# Thread: Find the sum of the first 5 terms of sequence

1. ## Find the sum of the first 5 terms of sequence

Please help, I'm understanding some parts of the sequence and then some parts are confusing. I remember doing these in algebra but they were much simpler. I thought I only had to plug & chug, but...

I need help with finding the sum of the first 5 terms of the sequence and they are defined recursively by:

$\displaystyle a_{1}=1; a_{2}= 2; \ a_{n}= \ a^2_{n-1} + a^2_{n-2}, \ n\geq3$;

The sum is 1 + 2 + 5 + 29 + 866 = 903.

I thought the way to do this was to replace n with the numbers 1 - 5:

$\displaystyle a_{1}= a^2_{2-1} + a^2_{2-2} = 1$ to get the sum, what I was wrong.

If I plug in '2' for the next sequence I don't get the right answer. How do I plug in the numbers and solve. I'm confused, please help! TIA...

2. Originally Posted by lilrhino
Please help, I'm understanding some parts of the sequence and then some parts are confusing. I remember doing these in algebra but they were much simpler. I thought I only had to plug & chug, but...

I need help with finding the sum of the first 5 terms of the sequence and they are defined recursively by:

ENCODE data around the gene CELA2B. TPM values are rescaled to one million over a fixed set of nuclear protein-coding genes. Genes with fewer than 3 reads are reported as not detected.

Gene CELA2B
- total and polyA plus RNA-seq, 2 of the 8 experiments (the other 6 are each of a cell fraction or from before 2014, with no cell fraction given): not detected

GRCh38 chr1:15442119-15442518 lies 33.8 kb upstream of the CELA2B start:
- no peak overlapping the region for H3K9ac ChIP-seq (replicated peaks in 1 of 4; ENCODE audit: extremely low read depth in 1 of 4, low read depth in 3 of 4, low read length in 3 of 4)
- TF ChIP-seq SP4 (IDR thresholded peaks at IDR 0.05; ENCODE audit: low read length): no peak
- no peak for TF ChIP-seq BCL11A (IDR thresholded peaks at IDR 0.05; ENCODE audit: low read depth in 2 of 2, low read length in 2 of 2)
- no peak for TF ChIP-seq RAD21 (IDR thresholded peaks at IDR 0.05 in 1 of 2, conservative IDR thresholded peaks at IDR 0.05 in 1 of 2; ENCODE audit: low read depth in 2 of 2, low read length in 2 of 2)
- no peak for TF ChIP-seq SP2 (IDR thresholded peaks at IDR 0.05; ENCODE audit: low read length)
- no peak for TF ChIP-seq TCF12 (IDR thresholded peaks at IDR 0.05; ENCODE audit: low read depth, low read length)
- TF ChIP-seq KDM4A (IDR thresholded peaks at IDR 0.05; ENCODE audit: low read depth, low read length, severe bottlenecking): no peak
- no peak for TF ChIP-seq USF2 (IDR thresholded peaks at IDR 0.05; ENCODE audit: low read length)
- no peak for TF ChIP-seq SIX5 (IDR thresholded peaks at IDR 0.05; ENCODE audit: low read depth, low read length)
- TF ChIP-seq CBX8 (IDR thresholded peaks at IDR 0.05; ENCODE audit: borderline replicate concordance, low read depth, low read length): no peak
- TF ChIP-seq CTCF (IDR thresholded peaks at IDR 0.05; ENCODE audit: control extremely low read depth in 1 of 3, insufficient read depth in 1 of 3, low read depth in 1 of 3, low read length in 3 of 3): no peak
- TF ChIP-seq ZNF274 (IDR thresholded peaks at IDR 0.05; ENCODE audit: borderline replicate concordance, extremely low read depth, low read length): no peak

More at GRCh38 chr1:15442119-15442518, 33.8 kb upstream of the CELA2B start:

$\displaystyle a_{1}=1; a_{2}= 2; \ a_{n}= \ a^2_{n-1} + a^2_{n-2}, \ n\geq3$;

The sum is 1 + 2 + 5 + 29 + 866 = 903.

I thought the way to do this was to replace n with the numbers 1 - 5:

$\displaystyle a_{1}= a^2_{2-1} + a^2_{2-2} = 1$ to get the sum, what I was wrong.

If I plug in '2' for the next sequence I don't get the right answer. How do I plug in the numbers and solve. I'm confused, please help! TIA...
you are already given a_1 and a_2, no need to find them. all you need to do is find the next 3 terms. so plug in n = 3,4,5 one at a time, and add up all the terms you get with the terms given for a_1 and a_2

3. Originally Posted by Jhevon
you are already given a_1 and a_2, no need to find them. all you need to do is find the next 3 terms. so plug in n = 3,4,5 one at a time, and add up all the terms you get with the terms given for a_1 and a_2
I tried to do $\displaystyle a_{4}$ but when I plugged in '4' it didn't equal '29'. I got $\displaystyle 3^2 + 2^2 \ which = 13$ not 29. Still don't get what I'm doing wrong...

4. Originally Posted by lilrhino
I tried to do $\displaystyle a_{4}$ but when I plugged in '4' it didn't equal '29'. I got $\displaystyle 3^2 + 2^2 \ which = 13$ not 29. Still don't get what I'm doing wrong...
$\displaystyle a_3 = 5$

so $\displaystyle a_4 = a_{4 - 1}^2 + a_{4 - 2}^2 = a_3^2 + a_2^2 = 5^2 + 2^2 = 29$

5. Originally Posted by Jhevon
$\displaystyle a_3 = 5$

so $\displaystyle a_4 = a_{4 - 1}^2 + a_{4 - 2}^2 = a_3^2 + a_2^2 = 5^2 + 2^2 = 29$
Thanks for your response Jhevon -- I got it!